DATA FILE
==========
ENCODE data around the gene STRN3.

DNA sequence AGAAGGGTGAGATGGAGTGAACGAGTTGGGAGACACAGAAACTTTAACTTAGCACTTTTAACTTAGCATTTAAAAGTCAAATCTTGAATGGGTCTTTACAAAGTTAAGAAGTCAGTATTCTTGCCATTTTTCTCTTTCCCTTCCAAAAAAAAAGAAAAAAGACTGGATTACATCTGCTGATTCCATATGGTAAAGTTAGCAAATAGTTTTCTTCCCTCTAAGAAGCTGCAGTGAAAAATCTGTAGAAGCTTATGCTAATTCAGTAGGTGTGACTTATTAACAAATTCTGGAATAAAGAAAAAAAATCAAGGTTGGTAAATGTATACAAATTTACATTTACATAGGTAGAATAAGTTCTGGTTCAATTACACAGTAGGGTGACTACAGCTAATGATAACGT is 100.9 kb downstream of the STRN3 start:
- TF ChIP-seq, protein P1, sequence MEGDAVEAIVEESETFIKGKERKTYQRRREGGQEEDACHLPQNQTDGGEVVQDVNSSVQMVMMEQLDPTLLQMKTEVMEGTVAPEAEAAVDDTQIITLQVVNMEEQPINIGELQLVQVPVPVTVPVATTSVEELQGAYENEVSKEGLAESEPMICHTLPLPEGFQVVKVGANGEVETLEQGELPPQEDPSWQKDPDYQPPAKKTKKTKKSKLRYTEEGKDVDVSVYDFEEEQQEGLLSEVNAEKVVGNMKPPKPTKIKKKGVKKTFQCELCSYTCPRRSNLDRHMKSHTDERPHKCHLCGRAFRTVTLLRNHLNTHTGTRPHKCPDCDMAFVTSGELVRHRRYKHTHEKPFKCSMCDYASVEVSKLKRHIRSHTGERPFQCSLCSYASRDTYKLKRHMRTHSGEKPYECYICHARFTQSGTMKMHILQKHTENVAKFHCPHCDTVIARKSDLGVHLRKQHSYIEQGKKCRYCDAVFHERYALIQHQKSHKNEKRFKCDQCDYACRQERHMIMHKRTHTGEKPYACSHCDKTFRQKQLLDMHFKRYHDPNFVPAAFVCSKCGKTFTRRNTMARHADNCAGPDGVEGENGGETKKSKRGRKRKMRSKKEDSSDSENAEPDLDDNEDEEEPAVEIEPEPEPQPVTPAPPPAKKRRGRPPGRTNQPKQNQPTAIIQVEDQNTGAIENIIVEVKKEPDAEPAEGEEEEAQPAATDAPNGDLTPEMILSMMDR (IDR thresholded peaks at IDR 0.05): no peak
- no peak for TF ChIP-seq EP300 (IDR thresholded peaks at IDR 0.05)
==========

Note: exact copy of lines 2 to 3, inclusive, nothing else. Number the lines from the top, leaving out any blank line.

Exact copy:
DNA sequence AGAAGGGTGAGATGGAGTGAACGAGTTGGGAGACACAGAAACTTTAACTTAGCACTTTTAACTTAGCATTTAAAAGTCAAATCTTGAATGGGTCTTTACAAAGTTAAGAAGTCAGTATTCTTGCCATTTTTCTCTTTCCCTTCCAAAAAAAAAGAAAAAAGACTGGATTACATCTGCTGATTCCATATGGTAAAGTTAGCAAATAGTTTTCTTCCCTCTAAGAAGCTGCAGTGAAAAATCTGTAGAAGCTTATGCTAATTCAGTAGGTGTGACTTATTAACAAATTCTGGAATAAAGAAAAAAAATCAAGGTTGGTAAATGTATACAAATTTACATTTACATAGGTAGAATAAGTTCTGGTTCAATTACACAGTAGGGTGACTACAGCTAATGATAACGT is 100.9 kb downstream of the STRN3 start:
- TF ChIP-seq, protein P1, sequence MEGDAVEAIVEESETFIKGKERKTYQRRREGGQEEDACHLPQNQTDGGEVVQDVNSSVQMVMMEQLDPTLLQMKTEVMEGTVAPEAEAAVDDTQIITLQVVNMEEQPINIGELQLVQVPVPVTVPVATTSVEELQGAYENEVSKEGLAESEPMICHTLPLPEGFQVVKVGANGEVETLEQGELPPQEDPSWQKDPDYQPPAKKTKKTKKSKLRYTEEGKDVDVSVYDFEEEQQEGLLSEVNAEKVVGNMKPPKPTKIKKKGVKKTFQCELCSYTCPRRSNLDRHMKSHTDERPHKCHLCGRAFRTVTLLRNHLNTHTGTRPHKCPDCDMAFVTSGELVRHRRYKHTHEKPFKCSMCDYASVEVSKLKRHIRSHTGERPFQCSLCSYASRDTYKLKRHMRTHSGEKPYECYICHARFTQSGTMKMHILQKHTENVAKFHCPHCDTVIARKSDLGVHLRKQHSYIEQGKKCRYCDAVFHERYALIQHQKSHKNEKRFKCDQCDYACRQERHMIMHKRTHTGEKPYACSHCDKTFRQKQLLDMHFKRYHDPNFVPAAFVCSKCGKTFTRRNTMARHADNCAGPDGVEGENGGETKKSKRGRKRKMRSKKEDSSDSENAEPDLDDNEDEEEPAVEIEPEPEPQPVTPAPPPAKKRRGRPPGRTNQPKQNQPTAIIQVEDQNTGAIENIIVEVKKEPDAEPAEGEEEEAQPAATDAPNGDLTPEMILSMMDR (IDR thresholded peaks at IDR 0.05): no peak